For lists, I strongly recommend using the In-cell dropdown, which provides a dropdown list of valid entries once the cell has been selected.

Custom: As you become more experienced, you may find the functionality limiting. This is where the final Allow category comes in useful as you design your own data validation. Examples are included in this Excel file.

Word to the wise: Data validation will not solve all of your data-entry problems. If data have already been entered into a cell and data validation is applied retrospectively such that the contents of the cell would be deemed invalid, no warning will ensue. Similarly, if the contents of a list are altered, any cells that selected the changed value will not update automatically.

To counter these issues, invalid data may be identified on a worksheet as follows:

  • On the Data tab of the Ribbon, go to the Data Tools group and click the dropdown menu next to the Data Validation icon.
  • Select Circle Invalid Data (Alt+A+V+I).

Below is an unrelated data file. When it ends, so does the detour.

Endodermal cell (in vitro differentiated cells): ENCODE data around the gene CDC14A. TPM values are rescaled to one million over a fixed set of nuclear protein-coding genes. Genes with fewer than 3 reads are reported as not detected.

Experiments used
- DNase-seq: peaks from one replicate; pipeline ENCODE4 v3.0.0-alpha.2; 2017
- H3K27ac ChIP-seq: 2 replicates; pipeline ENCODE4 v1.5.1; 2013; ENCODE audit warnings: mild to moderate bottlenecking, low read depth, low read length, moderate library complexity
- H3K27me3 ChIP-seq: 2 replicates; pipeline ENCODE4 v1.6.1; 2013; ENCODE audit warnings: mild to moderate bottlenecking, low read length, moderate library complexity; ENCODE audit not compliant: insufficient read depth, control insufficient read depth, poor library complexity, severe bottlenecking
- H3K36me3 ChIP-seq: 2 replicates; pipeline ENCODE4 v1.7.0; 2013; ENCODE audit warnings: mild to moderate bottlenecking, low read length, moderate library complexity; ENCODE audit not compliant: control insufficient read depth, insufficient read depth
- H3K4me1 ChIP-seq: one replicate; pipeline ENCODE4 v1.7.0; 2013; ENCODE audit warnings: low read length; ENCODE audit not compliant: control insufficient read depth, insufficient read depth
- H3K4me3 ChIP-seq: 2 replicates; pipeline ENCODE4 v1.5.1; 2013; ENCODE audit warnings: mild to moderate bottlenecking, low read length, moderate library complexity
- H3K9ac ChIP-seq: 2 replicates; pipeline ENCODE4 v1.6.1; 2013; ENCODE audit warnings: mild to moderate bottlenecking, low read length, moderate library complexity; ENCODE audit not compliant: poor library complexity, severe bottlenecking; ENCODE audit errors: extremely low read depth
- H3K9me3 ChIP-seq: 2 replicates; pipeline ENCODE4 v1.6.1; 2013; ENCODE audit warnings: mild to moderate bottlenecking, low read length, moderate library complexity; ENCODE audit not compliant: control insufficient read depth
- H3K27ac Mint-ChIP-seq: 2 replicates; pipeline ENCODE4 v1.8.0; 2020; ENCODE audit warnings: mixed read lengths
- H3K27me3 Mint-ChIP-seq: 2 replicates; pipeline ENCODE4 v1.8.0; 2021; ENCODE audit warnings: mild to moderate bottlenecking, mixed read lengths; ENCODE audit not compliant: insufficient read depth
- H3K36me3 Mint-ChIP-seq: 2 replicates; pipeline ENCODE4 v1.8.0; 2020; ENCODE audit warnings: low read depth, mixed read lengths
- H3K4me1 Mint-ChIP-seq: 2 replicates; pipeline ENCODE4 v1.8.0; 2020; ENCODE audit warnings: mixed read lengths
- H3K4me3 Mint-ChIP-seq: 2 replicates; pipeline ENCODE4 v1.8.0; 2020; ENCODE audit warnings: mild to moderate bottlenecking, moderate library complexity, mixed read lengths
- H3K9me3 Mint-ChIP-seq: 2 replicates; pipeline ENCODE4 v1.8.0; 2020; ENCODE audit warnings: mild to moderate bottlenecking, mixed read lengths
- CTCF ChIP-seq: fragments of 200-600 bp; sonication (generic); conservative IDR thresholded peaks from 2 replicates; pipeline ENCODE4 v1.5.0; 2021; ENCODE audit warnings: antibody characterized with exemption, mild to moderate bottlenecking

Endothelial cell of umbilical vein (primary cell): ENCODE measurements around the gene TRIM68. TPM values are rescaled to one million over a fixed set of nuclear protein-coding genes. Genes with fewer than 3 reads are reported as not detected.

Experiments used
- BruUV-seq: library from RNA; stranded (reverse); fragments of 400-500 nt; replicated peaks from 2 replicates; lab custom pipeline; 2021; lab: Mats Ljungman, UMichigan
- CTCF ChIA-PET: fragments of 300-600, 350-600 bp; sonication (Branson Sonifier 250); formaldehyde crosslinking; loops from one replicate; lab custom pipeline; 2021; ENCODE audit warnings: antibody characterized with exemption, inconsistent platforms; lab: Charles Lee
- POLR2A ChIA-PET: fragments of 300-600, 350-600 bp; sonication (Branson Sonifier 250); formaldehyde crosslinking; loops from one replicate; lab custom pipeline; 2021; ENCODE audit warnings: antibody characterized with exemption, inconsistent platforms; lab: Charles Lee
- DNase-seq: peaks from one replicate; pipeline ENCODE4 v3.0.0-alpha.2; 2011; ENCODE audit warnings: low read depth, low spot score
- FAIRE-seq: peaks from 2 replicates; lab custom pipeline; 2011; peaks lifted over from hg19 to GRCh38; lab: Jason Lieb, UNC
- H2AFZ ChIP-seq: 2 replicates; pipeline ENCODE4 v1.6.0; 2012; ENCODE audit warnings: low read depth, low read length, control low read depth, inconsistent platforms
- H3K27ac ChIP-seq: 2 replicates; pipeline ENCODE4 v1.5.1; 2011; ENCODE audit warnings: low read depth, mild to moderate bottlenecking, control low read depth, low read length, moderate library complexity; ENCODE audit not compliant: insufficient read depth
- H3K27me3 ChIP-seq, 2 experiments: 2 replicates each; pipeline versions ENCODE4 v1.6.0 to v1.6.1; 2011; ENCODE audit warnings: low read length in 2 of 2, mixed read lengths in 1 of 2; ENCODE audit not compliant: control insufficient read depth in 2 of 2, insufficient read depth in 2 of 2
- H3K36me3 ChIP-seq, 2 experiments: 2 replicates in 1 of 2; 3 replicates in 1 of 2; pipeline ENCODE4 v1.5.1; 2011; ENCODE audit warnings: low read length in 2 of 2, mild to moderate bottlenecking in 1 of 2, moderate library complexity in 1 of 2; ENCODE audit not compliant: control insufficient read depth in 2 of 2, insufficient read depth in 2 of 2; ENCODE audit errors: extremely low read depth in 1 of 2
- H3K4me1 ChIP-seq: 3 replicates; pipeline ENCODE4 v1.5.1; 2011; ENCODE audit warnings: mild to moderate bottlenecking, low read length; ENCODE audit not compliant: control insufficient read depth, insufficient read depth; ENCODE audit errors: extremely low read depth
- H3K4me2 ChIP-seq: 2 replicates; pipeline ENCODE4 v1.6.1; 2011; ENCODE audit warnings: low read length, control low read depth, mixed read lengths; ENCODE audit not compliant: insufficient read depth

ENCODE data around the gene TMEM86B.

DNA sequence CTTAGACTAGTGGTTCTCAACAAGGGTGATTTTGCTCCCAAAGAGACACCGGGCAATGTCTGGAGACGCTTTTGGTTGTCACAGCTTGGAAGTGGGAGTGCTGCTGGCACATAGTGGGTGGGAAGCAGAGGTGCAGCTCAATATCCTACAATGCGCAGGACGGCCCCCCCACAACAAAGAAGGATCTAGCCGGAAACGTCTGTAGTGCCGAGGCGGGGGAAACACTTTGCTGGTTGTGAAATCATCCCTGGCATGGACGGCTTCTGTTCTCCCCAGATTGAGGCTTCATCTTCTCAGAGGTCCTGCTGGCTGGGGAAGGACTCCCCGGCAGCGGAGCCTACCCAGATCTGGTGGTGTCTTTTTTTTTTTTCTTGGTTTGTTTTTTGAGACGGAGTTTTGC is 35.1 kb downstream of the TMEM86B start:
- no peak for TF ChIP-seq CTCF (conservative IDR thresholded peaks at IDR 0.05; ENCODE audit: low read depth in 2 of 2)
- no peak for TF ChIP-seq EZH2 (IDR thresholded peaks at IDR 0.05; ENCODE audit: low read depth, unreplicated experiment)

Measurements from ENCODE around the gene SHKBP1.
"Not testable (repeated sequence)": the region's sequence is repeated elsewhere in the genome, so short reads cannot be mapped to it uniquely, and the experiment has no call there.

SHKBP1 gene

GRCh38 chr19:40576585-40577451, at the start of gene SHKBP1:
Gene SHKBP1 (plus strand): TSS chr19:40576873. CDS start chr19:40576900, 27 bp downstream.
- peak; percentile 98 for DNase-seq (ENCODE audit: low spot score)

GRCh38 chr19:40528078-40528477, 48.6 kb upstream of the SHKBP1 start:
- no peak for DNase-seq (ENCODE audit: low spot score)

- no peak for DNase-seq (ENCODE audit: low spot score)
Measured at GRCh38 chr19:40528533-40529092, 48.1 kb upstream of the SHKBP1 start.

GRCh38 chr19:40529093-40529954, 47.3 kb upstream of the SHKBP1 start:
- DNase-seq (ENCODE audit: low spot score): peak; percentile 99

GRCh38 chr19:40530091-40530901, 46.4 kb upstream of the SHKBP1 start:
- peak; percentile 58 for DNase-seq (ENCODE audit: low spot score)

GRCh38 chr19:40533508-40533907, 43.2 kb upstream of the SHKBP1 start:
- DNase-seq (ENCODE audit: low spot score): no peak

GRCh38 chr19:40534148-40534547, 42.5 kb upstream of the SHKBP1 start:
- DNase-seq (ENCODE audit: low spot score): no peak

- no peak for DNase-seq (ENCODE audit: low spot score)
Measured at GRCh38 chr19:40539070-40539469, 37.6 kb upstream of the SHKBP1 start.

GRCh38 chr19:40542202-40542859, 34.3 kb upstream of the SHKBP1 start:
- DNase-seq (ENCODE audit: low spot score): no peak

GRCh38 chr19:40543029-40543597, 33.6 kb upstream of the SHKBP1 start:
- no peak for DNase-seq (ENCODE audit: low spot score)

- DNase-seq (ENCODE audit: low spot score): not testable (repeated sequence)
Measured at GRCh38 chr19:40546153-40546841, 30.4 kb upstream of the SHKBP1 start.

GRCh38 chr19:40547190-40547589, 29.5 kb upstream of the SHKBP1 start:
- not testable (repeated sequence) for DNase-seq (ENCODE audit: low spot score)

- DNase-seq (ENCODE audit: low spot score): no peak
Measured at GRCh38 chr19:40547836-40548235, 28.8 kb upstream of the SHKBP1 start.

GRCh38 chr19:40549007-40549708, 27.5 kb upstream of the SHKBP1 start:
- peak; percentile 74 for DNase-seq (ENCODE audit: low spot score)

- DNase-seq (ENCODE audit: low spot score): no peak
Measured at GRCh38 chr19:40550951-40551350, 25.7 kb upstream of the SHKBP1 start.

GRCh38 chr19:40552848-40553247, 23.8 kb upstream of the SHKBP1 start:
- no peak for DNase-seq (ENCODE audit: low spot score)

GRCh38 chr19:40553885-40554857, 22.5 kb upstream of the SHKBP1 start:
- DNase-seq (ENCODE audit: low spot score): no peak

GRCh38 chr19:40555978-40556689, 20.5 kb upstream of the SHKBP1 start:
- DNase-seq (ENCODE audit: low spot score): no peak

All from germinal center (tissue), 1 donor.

This will circle all invalid data on the worksheet.

One other issue is locating cells that have been data-validated in the first place (ie, no longer allow “any value”). The simplest way to do this is, through the Go To dialog box (F5), click on the Special… button and then select Data Validation (either all data-validated cells or those validated similarly to the cell presently selected):


Though they don’t always solve every data-entry problem, data validation techniques can help spreadsheet modellers guide end users along the proper path to the desired results. And they also help to facilitate the use of other Excel approaches, as we’ll explore in future instalments of this column.

— Liam Bastick, FCMA, CGMA, FCA, is director of SumProduct, a global consultancy specialising in Excel training. He is also an Excel MVP (as appointed by Microsoft) and author of An Introduction to Financial Modelling. Send ideas for future Excel-related articles to him at To comment on this article or to suggest an idea for another article, contact Jeff Drew, an FM magazine senior editor, at